The National Association for Home Care and Hospice filed a lawsuit Thursday against the Centers for Medicare and Medicaid Services and the Health and Human Services Department over reductions in home health payment rates.
The association is challenging a 3.9% payment cut that went into effect this year and an additional 5.7% cut CMS proposed last week for 2024. The reductions stem from overpayments CMS said it made to home health agencies following the introduction of a new payment model in 2020. The Home Health Patient-Driven Groupings Model is intended to reduce unnecessary care by tying reimbursements to the complexity of care.
The payment model was intended to be budget-neutral, but CMS assumed providers would respond by upcoding to compensate for the changes. The lawsuit contends CMS and HHS used an “illogical and invalid” methodology in determining projecting expenditures under the new payment model.
“We have done everything possible to get Medicare to understand the disastrous consequences of its actions,” NAHC President William Dombi said in a news release. “We have presented hard facts, deep legal analyses and extensive data to Medicare that demonstrate the errors in its policies to no avail. As a last resort, we have filed this lawsuit to protect Medicare beneficiaries and the home health agencies that care for them.”
CMS did not respond to a request for comment on the lawsuit.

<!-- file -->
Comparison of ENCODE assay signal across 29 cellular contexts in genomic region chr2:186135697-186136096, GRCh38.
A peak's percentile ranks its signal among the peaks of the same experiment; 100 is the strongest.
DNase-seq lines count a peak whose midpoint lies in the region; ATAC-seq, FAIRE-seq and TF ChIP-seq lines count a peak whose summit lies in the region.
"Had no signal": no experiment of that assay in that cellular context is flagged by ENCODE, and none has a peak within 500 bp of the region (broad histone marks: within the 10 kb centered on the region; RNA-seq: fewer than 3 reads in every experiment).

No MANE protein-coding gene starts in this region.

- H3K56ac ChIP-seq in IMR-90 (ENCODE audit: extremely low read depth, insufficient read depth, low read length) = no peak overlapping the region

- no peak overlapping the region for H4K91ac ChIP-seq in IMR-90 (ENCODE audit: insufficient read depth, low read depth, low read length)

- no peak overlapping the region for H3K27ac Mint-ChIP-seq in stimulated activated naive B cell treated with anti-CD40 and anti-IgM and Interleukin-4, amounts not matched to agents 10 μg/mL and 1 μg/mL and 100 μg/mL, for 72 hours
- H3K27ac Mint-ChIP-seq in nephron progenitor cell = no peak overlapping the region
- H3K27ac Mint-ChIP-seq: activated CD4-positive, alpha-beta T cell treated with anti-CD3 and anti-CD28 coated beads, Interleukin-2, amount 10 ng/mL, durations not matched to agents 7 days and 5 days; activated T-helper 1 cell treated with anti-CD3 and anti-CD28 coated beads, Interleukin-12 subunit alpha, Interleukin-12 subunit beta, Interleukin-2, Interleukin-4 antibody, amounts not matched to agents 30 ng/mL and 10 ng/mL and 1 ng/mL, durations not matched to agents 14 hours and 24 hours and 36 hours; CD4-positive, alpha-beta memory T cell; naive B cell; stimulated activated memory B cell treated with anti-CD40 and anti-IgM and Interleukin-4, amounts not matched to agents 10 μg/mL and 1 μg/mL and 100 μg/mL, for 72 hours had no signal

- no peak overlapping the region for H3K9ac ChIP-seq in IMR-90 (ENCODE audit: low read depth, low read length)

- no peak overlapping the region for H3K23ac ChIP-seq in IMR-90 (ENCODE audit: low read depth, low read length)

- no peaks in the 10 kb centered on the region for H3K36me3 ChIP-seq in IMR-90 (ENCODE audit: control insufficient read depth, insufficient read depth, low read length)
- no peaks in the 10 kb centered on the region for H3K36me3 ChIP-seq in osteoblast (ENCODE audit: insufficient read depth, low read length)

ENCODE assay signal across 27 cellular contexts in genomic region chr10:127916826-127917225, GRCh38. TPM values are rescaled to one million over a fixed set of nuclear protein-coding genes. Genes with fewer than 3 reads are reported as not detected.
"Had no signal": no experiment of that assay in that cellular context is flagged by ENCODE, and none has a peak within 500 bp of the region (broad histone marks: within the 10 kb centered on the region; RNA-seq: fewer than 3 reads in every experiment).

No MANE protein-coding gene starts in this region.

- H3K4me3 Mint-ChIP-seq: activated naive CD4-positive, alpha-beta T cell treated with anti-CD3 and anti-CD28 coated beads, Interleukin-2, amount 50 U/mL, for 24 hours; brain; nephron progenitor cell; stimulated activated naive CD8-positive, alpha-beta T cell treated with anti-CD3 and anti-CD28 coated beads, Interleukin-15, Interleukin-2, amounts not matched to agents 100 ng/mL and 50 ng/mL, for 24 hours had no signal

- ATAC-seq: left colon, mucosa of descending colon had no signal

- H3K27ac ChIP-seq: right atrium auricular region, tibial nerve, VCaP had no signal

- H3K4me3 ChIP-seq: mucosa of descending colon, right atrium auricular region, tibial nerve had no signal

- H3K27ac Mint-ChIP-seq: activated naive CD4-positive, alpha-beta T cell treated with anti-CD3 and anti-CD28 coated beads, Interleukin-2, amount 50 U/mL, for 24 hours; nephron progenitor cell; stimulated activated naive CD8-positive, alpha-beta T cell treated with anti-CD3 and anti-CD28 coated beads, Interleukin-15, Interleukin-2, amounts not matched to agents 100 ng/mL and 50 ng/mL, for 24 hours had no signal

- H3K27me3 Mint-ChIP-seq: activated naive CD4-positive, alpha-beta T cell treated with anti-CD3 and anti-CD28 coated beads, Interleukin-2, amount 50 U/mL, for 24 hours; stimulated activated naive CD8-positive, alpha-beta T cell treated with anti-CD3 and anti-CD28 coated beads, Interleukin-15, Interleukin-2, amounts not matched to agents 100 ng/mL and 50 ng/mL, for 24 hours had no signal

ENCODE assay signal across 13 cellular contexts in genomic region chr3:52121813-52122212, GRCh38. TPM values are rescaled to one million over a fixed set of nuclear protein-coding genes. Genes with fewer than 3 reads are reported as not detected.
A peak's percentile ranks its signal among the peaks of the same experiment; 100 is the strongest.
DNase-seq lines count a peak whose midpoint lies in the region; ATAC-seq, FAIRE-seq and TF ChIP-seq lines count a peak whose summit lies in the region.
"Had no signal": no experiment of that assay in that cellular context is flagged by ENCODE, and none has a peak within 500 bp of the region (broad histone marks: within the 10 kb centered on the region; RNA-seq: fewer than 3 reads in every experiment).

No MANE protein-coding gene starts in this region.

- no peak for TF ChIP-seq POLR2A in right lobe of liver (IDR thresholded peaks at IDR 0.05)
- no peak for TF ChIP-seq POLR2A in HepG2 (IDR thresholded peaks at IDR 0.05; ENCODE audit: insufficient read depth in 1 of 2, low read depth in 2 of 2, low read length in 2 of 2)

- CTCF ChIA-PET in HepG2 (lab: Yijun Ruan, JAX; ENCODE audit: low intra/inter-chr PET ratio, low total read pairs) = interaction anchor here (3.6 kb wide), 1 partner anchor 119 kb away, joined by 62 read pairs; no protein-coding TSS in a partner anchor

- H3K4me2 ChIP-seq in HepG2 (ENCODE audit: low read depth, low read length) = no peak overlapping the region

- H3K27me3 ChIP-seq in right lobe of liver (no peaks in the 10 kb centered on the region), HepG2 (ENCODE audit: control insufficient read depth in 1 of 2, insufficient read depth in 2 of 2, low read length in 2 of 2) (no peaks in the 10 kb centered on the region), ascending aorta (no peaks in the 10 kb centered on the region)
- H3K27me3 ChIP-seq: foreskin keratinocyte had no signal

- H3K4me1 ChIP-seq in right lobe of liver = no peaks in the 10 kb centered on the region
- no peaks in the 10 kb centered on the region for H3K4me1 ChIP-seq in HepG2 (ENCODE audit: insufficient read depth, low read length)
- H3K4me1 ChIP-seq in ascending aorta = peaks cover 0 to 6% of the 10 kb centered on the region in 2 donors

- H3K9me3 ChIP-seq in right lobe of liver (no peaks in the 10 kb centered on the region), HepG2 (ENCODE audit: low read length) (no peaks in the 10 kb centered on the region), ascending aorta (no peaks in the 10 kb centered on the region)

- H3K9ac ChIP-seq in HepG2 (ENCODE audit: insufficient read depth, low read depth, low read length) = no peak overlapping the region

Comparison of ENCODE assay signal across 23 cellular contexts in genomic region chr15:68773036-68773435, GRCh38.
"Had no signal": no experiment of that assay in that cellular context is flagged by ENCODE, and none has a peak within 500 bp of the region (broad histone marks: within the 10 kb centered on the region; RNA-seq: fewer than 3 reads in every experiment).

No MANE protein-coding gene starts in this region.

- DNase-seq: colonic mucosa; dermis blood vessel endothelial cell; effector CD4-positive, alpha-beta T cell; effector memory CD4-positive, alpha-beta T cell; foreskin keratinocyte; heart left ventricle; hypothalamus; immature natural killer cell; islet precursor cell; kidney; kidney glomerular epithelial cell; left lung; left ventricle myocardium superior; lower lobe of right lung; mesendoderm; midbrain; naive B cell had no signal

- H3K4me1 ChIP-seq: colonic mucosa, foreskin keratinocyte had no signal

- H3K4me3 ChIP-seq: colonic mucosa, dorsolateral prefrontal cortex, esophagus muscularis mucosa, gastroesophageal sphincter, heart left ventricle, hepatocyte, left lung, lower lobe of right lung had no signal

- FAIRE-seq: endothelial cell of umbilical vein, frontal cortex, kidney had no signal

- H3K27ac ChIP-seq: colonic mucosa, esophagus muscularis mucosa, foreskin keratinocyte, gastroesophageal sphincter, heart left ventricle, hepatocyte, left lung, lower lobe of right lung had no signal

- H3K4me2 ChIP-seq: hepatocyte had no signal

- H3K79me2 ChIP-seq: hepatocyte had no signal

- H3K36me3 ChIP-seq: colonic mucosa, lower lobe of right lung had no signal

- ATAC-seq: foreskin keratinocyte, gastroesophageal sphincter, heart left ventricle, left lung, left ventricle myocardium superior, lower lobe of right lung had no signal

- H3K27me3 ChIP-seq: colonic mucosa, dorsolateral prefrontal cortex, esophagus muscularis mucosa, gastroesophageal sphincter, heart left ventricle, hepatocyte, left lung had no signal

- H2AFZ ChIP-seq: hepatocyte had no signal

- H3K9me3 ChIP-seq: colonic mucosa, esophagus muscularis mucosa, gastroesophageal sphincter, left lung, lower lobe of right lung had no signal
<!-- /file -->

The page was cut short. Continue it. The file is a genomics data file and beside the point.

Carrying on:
The proposed rates, which would reduce overall payments to home health providers by $375 million in 2024, have drawn criticism from home health companies.
Enhabit Home Health and Hospice President and CEO Barbara Jacobsmeyer said the cuts would create financial headwinds for the Dallas-based organization in an already challenging labor environment. Enhabit operates more than 350 facilities in 34 states.
“Making repeated cuts to Medicare’s home health benefit on a year-after-year basis creates obstacles against operational realities and patient care preferences that our providers navigate every day in the communities we serve,” Jacobsmeyer said. "It is critical that the government understands how cuts like these can negatively impact seniors’ access to home-based care.”
CMS is accepting public comment on the proposed payment cuts until the end of August. The agency is likely to issue a final rule in the fall.